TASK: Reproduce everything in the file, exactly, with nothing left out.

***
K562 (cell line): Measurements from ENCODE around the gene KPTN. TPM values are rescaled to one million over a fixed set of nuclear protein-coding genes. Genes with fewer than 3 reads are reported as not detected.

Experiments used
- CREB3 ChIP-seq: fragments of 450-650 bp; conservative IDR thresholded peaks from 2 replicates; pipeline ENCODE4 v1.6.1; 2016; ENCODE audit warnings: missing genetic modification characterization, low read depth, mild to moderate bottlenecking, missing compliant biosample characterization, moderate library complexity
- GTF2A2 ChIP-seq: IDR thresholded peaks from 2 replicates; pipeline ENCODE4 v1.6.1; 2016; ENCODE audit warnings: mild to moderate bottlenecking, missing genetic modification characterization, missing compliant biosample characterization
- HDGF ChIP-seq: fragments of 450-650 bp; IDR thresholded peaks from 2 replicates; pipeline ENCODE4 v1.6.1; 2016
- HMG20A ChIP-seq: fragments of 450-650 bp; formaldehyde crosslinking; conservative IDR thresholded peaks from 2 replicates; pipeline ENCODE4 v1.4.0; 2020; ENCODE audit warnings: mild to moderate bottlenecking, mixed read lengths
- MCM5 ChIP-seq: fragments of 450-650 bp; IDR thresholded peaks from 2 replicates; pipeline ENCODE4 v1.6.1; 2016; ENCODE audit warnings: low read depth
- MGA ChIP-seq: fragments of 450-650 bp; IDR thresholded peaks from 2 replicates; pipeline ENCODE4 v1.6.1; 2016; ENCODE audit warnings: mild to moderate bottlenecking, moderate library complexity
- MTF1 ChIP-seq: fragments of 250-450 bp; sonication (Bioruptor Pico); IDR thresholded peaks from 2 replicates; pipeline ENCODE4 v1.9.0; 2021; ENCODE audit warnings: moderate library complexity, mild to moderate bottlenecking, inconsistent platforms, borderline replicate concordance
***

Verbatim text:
K562 (cell line): Measurements from ENCODE around the gene KPTN. TPM values are rescaled to one million over a fixed set of nuclear protein-coding genes. Genes with fewer than 3 reads are reported as not detected.

Experiments used
- CREB3 ChIP-seq: fragments of 450-650 bp; conservative IDR thresholded peaks from 2 replicates; pipeline ENCODE4 v1.6.1; 2016; ENCODE audit warnings: missing genetic modification characterization, low read depth, mild to moderate bottlenecking, missing compliant biosample characterization, moderate library complexity
- GTF2A2 ChIP-seq: IDR thresholded peaks from 2 replicates; pipeline ENCODE4 v1.6.1; 2016; ENCODE audit warnings: mild to moderate bottlenecking, missing genetic modification characterization, missing compliant biosample characterization
- HDGF ChIP-seq: fragments of 450-650 bp; IDR thresholded peaks from 2 replicates; pipeline ENCODE4 v1.6.1; 2016
- HMG20A ChIP-seq: fragments of 450-650 bp; formaldehyde crosslinking; conservative IDR thresholded peaks from 2 replicates; pipeline ENCODE4 v1.4.0; 2020; ENCODE audit warnings: mild to moderate bottlenecking, mixed read lengths
- MCM5 ChIP-seq: fragments of 450-650 bp; IDR thresholded peaks from 2 replicates; pipeline ENCODE4 v1.6.1; 2016; ENCODE audit warnings: low read depth
- MGA ChIP-seq: fragments of 450-650 bp; IDR thresholded peaks from 2 replicates; pipeline ENCODE4 v1.6.1; 2016; ENCODE audit warnings: mild to moderate bottlenecking, moderate library complexity
- MTF1 ChIP-seq: fragments of 250-450 bp; sonication (Bioruptor Pico); IDR thresholded peaks from 2 replicates; pipeline ENCODE4 v1.9.0; 2021; ENCODE audit warnings: moderate library complexity, mild to moderate bottlenecking, inconsistent platforms, borderline replicate concordance